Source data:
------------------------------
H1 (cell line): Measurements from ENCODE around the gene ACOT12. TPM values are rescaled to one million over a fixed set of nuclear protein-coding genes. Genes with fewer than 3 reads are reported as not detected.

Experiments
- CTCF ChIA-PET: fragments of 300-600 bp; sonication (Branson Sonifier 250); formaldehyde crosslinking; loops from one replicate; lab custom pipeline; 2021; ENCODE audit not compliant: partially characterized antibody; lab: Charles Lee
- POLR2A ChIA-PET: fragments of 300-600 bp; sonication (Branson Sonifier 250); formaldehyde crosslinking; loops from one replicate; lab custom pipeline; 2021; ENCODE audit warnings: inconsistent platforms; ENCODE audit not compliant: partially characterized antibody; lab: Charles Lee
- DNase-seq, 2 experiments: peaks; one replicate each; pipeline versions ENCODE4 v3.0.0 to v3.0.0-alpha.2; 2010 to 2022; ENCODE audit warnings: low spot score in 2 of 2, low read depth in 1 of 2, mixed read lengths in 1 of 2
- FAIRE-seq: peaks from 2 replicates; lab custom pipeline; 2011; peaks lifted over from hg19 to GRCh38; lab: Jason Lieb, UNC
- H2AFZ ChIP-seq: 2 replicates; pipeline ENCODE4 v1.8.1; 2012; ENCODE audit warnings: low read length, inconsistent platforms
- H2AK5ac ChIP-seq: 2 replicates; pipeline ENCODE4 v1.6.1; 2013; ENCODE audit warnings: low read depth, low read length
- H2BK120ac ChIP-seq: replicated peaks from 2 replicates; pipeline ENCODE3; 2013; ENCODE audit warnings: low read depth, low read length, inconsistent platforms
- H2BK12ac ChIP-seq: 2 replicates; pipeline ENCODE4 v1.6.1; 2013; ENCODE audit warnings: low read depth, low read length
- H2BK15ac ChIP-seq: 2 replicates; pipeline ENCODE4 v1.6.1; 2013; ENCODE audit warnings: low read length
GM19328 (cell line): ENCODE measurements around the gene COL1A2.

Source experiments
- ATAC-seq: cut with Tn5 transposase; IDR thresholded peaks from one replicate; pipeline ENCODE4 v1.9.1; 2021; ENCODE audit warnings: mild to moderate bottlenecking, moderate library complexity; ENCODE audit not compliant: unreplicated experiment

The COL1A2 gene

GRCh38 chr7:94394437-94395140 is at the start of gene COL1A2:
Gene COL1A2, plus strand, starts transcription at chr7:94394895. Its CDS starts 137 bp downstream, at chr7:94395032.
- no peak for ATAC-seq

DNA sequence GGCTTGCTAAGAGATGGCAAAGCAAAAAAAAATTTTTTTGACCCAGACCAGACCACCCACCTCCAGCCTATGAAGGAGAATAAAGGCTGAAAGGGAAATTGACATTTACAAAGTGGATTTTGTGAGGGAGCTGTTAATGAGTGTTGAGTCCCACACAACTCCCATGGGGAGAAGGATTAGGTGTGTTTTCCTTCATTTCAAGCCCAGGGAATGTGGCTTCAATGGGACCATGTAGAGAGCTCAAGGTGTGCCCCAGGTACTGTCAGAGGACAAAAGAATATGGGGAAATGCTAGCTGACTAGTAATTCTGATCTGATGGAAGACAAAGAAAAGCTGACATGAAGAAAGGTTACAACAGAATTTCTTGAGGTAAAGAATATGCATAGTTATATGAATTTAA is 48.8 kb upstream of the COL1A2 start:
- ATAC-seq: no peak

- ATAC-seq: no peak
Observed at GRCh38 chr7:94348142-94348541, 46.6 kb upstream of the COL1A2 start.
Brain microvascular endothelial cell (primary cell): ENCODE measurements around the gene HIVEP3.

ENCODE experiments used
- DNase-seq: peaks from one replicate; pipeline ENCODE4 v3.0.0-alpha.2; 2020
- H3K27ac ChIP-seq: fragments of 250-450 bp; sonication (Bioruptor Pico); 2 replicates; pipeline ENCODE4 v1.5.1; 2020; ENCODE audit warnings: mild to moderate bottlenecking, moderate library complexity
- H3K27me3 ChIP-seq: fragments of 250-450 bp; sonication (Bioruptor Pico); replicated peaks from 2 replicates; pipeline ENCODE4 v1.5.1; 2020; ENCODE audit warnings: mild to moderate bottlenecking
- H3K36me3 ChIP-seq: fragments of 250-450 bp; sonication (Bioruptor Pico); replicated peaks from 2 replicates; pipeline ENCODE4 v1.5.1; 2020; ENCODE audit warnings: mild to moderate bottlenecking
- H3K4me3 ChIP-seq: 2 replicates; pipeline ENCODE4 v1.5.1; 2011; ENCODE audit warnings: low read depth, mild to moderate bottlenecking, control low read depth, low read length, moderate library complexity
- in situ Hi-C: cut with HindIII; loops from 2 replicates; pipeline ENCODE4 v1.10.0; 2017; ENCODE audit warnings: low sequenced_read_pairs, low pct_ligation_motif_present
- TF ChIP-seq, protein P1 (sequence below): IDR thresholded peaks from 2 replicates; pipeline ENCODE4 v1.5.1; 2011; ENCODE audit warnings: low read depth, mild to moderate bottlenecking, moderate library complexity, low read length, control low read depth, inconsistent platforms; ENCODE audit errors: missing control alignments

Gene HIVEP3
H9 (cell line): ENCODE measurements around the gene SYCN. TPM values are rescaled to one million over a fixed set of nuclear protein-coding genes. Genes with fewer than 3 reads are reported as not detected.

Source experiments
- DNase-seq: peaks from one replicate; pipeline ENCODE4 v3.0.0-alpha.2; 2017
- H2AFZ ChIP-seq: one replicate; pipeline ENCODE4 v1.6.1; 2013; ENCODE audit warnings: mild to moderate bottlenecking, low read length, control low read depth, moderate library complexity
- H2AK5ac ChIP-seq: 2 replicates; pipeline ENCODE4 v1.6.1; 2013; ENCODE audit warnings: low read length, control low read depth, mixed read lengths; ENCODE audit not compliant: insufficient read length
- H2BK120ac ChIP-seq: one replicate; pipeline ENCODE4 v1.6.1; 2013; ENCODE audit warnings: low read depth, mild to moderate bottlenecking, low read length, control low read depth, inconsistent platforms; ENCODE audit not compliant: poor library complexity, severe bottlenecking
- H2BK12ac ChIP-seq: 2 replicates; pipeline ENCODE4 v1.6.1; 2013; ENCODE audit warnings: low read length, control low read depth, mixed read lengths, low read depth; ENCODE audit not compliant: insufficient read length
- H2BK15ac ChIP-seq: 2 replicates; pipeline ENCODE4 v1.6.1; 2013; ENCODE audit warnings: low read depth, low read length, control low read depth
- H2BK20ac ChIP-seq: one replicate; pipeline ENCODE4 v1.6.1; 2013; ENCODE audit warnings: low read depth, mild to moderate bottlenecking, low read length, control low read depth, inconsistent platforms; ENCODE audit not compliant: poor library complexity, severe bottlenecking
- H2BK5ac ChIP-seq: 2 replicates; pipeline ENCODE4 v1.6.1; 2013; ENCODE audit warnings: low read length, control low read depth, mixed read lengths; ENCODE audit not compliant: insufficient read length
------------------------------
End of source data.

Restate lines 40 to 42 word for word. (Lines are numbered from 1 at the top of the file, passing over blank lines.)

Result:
- H2BK15ac ChIP-seq: 2 replicates; pipeline ENCODE4 v1.6.1; 2013; ENCODE audit warnings: low read depth, low read length, control low read depth
- H2BK20ac ChIP-seq: one replicate; pipeline ENCODE4 v1.6.1; 2013; ENCODE audit warnings: low read depth, mild to moderate bottlenecking, low read length, control low read depth, inconsistent platforms; ENCODE audit not compliant: poor library complexity, severe bottlenecking
- H2BK5ac ChIP-seq: 2 replicates; pipeline ENCODE4 v1.6.1; 2013; ENCODE audit warnings: low read length, control low read depth, mixed read lengths; ENCODE audit not compliant: insufficient read length